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Part of the answer will depend on the size of gun you have. 230 gr work better out of a 5" barrel than out of a 4.25" barrel or smaller. If you have a shorter barrel, then you the 185s.

SAM3 brought up some interesting issues. I don't understand what 's is in his equations. I had never heard that stopping power is equal to blood loss. Given that very few shots could instantly stop someone due to blood loss, I would not count on blood loss as being the determining factor for stopping power. Blood loss may eventually stop someone, but it can take a while. The classic case is of the Platt and Matix gunfight with the FBI. As one of the agents say, Platt and Matix were dieing, but not fast enough. I don't recall which it was, but one of them was fatally wounded by the first shot he received that cut a major blood vessel to/from the heart. He lived long enough to kill more than one agent and would several others. Blood loss stopping power may mean that you do stop the bad guy, but only after he has killed you. Don't count on blood loss as a determining factor.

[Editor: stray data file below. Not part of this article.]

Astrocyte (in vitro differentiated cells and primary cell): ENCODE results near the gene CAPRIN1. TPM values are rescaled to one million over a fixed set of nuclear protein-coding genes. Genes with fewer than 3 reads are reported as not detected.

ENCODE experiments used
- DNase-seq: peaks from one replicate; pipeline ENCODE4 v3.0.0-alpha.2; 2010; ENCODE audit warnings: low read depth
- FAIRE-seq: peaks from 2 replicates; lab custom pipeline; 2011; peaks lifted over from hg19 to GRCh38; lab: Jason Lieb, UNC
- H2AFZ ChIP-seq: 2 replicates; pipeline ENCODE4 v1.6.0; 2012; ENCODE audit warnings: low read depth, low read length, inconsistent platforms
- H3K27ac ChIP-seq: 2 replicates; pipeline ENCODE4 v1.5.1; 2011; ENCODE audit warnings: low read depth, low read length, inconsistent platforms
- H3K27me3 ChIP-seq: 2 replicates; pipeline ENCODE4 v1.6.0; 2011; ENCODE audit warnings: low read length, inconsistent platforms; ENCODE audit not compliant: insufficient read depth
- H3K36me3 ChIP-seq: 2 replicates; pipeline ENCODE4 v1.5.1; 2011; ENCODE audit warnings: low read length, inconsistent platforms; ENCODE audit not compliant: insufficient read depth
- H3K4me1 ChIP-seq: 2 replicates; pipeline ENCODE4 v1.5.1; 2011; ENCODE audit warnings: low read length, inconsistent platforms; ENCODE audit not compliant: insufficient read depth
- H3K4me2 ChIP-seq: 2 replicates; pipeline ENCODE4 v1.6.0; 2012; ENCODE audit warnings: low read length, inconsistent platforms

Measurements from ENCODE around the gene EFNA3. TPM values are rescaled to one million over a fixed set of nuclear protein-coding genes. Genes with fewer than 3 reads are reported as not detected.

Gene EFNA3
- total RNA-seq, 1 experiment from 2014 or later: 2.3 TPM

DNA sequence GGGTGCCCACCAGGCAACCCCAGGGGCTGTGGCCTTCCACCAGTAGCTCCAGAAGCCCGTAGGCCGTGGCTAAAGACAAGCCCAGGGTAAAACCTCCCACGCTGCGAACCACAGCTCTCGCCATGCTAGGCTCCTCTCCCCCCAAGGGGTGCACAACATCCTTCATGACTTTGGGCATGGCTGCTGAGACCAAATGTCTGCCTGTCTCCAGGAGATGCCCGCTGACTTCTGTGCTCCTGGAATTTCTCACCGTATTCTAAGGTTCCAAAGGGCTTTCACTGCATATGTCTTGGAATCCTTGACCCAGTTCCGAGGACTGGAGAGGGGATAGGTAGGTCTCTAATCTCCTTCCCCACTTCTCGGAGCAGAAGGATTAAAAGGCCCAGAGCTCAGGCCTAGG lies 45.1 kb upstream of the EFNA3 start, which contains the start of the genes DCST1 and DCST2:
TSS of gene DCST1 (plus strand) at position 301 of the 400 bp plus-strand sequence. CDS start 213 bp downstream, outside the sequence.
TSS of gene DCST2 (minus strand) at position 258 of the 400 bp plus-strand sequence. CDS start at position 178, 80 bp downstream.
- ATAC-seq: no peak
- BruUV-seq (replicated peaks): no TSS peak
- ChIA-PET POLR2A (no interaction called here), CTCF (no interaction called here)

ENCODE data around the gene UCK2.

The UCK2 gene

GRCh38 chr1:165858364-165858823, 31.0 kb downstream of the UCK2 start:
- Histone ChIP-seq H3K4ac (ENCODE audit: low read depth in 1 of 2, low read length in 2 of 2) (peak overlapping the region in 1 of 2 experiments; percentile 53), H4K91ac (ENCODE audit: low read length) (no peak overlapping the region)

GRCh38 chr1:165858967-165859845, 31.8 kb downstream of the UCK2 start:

Another issue brought up by SAM3 is penetration. The greater the mass of the bullet does not mean that it will necessarily have greater penetration. Other issues of bullet speed and shape will affect penetration performance. If the round is traveling too slow, you won't get sufficient penetration. This is an issue with shorter barreled guns and using the 230 gr bullets. The shorter barrels do not let the bullet get up to its fullest potential speed as produced in a 5" gun. Depending on the make and model of ammo, a 3" barrel may be as much as 150' per second slower, but probably closer to 80-100 with most brands. A 4.25" barrel won't be affected as much, but the bullet will still be slower than if fired from a 5" barrel. As for shape, a larger diameter bullet is likely to have more trouble penetrating than a smaller diameter if all other varialbes are the same.

What it all boils down to is having the most appropriate speed for your bullet given the bullet's size and weight. Speed is going to be determined, in part, by the barrel length and the powder load.
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